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A low-cost pill made up of four cardiovascular drugs could significantly reduce the burden of heart diseases, especially in low- and middle-income countries, according to a study undertaken in Iran.

A paper published in The Lancet on 23 August showed that the so-called polypill, which combines different drugs into a single dose, reduced the risk of heart attack, stroke and heart failure by around a third.

The study is based on a five-year randomised trial involving 7,000 men and women aged between 50 and 75 years from the Golestan province in Iran.

“A fixed-dose polypill strategy, if adopted widely, could play a key part in achieving the bold UN target to reduce premature mortality due to cardiovascular disease by at least a third by 2030,”

Nizal Sarrafzadegan, Isfahan University of Medical Sciences, Iran

Co-author Nizal Sarrafzadegan, of Iran’s Isfahan University of Medical Sciences, said: “Over three-quarters of the 18 million people who die from cardiovascular diseases each year live in low- and middle-income countries, and a fixed-dose polypill strategy, if adopted widely, could play a key part in achieving the bold UN target to reduce premature mortality due to cardiovascular disease by at least a third by 2030.”

The risk of suffering a major cardiovascular event among people taking the pill was 34 per cent lower compared to a control group that received regular treatment and lifestyle advice. Those who took the pill regularly - at least 70 per cent of the time - saw even greater effects, reducing their risk by 56 per cent.

The pill’s ingredients are aspirin, blood pressure drugs atorvastatin and hydrochlorothiazide, and enalapril, which lowers cholesterol. In some patients, enalapril can cause coughing, so another version using valsartan is also available.

Tom Marshall, co-author of the study and a professor at the Institute of Applied Health Research at the University of Birmingham in the United Kingdom, said: “All of these components are off-patent and therefore the cost is low.”

In Iran, where the pill is now available on the market, each pill cost 4.5 US cents.

Reza Malekzadeh, the director of Tehran University of Medical Science’s Digestive Disease Research Institute and co-author of the study, says that, while the best dose is one pill a day, a slightly lower dose would work for those struggling with the price.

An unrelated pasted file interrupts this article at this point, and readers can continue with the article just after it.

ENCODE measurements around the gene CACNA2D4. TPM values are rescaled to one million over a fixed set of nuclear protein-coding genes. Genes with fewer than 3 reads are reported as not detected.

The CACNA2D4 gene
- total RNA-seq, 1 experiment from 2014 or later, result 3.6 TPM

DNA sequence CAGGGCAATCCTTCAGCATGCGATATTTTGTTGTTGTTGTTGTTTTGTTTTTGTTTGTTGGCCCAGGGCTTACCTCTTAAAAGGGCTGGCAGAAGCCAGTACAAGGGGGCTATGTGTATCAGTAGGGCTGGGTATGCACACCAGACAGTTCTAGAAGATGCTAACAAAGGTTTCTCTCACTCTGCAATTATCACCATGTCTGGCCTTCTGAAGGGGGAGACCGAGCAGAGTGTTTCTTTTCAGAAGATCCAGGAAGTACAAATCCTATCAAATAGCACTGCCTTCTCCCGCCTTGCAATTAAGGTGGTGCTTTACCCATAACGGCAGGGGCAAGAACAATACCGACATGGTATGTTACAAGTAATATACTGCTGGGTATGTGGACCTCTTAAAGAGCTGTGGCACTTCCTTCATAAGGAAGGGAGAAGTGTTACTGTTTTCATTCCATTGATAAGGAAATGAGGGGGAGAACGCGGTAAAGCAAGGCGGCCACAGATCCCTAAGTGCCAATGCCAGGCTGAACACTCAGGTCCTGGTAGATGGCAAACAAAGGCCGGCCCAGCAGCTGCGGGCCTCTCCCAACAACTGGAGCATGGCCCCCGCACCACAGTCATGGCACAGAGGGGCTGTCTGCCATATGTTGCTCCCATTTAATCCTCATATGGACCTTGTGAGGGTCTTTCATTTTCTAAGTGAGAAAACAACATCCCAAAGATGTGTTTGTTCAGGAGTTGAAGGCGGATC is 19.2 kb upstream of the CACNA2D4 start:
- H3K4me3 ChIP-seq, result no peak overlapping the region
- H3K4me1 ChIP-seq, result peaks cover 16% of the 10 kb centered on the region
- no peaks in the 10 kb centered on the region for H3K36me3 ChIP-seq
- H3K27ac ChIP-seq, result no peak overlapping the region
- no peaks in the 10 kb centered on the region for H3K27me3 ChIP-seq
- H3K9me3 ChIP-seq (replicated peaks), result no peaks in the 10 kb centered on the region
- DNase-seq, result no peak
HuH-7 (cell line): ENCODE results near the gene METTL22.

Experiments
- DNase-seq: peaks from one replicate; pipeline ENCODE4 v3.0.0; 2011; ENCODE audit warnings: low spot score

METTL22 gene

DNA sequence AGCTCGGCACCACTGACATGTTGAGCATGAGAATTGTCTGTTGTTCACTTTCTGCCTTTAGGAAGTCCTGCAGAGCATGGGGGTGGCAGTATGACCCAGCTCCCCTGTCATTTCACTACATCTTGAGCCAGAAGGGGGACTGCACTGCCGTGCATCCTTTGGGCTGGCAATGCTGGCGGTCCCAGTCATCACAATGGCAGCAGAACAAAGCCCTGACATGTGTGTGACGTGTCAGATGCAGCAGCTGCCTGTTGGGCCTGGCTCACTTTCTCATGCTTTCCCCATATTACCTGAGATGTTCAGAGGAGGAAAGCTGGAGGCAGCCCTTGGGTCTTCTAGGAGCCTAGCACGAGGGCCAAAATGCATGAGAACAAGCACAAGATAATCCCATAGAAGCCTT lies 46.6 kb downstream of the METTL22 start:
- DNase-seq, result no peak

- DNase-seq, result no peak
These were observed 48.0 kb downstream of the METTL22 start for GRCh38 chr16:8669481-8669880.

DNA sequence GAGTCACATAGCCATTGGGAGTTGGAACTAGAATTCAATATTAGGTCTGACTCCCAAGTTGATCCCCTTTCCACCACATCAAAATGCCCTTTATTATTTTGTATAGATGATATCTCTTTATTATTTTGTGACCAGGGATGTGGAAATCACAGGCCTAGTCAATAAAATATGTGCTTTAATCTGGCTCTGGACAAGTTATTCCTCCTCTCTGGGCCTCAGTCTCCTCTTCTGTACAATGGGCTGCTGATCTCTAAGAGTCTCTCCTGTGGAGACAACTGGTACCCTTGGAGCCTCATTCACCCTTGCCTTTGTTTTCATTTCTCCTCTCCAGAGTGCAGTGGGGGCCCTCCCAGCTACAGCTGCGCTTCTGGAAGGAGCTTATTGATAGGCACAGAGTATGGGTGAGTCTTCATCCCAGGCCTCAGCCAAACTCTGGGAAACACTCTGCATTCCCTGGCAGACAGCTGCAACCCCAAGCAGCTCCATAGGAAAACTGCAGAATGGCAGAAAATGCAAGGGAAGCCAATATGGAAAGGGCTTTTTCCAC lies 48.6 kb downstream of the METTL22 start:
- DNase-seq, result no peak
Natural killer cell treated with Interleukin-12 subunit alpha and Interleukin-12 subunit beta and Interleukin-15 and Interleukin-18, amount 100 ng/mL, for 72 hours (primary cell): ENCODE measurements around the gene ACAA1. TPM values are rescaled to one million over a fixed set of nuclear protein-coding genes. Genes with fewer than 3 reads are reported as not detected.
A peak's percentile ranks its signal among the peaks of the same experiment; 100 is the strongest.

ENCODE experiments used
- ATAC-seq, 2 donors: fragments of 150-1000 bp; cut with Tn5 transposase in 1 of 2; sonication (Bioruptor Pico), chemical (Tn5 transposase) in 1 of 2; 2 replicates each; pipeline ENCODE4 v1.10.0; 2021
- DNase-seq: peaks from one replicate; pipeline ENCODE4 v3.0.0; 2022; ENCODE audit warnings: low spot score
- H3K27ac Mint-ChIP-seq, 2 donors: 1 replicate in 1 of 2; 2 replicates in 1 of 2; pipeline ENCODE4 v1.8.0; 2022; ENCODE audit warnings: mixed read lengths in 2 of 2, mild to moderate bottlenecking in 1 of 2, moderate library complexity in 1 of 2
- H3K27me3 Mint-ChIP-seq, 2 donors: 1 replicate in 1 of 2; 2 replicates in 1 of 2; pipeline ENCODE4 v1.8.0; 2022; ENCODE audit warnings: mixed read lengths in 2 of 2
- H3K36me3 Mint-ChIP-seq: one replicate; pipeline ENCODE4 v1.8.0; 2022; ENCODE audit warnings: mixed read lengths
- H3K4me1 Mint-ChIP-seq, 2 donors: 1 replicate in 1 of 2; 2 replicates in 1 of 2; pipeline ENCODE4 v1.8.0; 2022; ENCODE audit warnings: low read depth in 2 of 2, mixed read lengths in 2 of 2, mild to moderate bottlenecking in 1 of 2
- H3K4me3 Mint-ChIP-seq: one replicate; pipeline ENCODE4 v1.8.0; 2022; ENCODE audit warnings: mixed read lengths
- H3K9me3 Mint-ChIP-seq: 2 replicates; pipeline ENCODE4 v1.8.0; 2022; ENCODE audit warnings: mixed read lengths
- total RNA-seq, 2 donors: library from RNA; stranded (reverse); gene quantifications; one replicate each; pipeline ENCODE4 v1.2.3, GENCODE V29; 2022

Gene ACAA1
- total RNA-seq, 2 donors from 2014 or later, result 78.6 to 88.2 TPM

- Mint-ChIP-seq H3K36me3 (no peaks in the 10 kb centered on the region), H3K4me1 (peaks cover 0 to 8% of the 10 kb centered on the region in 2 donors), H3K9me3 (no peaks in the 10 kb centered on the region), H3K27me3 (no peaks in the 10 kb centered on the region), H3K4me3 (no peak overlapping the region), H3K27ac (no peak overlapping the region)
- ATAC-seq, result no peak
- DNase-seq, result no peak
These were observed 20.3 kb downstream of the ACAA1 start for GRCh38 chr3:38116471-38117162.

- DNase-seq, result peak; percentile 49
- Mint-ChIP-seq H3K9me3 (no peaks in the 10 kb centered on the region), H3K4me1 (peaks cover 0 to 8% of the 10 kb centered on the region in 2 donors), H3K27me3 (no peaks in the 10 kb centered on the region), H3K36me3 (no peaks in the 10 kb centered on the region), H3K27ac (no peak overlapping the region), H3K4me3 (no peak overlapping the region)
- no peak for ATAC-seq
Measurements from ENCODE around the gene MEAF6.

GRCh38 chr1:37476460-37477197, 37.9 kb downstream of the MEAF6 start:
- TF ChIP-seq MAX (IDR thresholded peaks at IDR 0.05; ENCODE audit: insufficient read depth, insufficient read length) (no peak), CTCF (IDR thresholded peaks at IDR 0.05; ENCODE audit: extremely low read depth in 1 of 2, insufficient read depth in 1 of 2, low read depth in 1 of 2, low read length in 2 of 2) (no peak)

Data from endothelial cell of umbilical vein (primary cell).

“Five tablets a week is also very effective and could prevent up to 70 per cent of cardiac attacks,” he said.

Marshall explains that the pill was administered through Iran’s existing primary healthcare system and did not require any medical specialists. “The success of the study suggests that people are able and willing to take the medication for many years,” he told SciDev.Net.

The researchers stress that the pill should be seen as an additional component of cardiovascular disease prevention strategies, such as nutrition advice, advance screening, and other cardiovascular drugs. These services, however, can be difficult to deliver in underfunded health systems.

Leopold Aminde, a Cameroonian physician who researches cardiovascular diseases at the University of Queensland in Australia, thinks the polypill is a great option to combat heart disease, but should be accompanied by other population-wide strategies addressing risk factors, including an unhealthy diet, physical inactivity, excessive alcohol and smoking.

“It is possible that the availability of the pill could make people less likely to follow other recommendations for lifestyle changes,” he warned.

Policymakers in poor nations should also allocate resources to reducing unhealthy diets, physical inactivity and harmful drinking and smoking, Aminde added. The research team in Iran found that 13 per cent of the study participants discontinued treatment with the polypill during the duration of the study. They found that the pill did not significantly reduce overall mortality in the cohort, suggesting that, while there were fewer cardiovascular events, other health issues continued to affect the participants.

David Peiris, co-director of health systems science at Australia’s University of Sydney, says there remains a risk to “over medicalise” diseases primarily caused by lifestyle. “Many studies show that age-based screening and identification of high-risk individuals is the most cost-effective strategy,” he said. “We also need to watch out for overtreatment of lower-risk individuals.”

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